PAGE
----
British government body urges 3 percent rise in minimum wage

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A worker descends steps near the Millenium Bridge, with St. Paul's Cathedral seen behind during the morning rush hour in the City of London, December 16, 2014. REUTERS/Toby Melville

By David Milliken

LONDON (Reuters) - A British government body recommended a 3 percent rise in the minimum wage on Monday, which would take it to 6.70 pounds ($10) an hour, the biggest real-terms increase since 2007.

Although the wage rise is not due to take effect until October, the prospect of more pay could boost morale among Britain's lowest earners in the run-up to a national election in May, when the cost of living is likely to be a major issue.

Britain's government usually follows the recommendations of the Low Pay Commission, and last year Chancellor George Osborne said he wanted the minimum wage to grow faster than inflation, to make up ground lost during the financial crisis.

The government increased the minimum wage by 3 percent in 2014, but much lower inflation in 2015 means that workers will feel more of the benefit of this year's increase. Annual consumer price inflation eased to just 0.3 percent in January.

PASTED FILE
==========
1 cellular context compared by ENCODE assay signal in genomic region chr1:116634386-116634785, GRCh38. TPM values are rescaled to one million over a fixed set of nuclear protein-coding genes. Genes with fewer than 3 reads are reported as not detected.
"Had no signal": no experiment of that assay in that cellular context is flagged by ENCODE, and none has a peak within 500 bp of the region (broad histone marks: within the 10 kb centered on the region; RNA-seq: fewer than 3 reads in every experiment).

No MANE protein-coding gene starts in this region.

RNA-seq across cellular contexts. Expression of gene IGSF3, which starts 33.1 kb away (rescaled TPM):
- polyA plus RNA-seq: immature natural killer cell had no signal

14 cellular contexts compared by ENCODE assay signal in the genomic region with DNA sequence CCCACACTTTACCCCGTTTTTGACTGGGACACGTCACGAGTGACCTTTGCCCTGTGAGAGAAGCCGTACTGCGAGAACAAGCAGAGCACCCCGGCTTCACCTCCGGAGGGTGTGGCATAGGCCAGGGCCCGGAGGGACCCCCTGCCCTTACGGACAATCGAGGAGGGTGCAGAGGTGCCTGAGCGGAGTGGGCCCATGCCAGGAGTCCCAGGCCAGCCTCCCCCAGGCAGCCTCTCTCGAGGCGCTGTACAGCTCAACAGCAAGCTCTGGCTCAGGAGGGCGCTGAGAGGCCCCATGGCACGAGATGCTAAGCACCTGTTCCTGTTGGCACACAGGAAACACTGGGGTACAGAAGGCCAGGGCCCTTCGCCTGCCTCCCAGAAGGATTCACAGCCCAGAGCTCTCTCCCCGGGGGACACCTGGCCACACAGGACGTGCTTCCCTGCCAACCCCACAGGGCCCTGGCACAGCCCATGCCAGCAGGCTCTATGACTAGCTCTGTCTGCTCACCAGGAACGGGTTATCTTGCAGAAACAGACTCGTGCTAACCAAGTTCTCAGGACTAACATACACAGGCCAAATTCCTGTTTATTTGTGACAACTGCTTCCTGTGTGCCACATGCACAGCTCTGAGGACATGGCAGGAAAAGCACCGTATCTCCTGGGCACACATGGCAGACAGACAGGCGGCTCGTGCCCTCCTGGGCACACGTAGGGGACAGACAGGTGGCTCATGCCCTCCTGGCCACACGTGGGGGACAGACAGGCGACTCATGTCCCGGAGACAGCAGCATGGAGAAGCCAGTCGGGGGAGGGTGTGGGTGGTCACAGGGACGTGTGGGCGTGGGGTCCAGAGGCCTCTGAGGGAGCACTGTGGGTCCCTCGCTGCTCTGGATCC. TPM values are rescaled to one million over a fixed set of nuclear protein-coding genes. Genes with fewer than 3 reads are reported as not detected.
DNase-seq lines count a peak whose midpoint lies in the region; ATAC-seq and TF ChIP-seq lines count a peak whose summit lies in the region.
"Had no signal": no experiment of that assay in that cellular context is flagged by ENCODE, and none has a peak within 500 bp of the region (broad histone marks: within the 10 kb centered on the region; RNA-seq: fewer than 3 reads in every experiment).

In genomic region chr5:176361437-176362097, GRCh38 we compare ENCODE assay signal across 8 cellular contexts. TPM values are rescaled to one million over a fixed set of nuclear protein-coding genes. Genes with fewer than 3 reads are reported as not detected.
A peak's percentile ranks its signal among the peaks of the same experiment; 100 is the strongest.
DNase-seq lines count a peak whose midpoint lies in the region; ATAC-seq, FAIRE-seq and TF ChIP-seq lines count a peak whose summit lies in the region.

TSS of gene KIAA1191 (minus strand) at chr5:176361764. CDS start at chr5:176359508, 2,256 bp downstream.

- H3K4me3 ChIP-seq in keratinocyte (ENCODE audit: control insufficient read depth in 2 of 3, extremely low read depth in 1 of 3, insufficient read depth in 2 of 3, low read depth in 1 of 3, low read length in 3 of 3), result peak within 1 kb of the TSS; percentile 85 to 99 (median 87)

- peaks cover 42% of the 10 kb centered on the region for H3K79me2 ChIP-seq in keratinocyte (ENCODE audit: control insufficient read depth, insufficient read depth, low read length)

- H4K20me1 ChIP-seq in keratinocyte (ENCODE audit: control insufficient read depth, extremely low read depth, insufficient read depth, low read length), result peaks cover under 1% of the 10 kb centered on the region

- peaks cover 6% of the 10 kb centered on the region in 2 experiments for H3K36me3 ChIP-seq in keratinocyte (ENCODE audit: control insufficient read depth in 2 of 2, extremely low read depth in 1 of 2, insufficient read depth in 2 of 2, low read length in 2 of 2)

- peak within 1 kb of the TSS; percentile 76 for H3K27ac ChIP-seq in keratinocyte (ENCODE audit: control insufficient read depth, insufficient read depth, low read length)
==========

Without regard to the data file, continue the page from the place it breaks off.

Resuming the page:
"The continued recovery, and in particular the impressive growth in employment of the low paid, should this year allow a further increase in the real and relative value of the minimum wage," said the commission's chairman, David Norgrove.

About 5 percent of Britain's workforce is paid at or very close to the minimum wage, and almost a third of workplaces use it as a guide for setting wages, especially in the retail and hospitality sectors.

The 3 percent rise is almost double the 1.7 percent annual rise in average weekly earnings, excluding bonuses, reported for the fourth quarter of 2014.

But it is less than the 3.5 percent growth which the Bank of England has forecast for the fourth quarter of this year, when the annual rise in the minimum wage will take effect.

Employers at the Confederation of British Industry (CBI) said companies' productivity remained low, limiting the scope to pay higher wages, and warned against "any artificial increase due to political expediency".

The Trades Union Congress, which like the CBI is represented on the Low Pay Commission, said the increase should have been "bolder".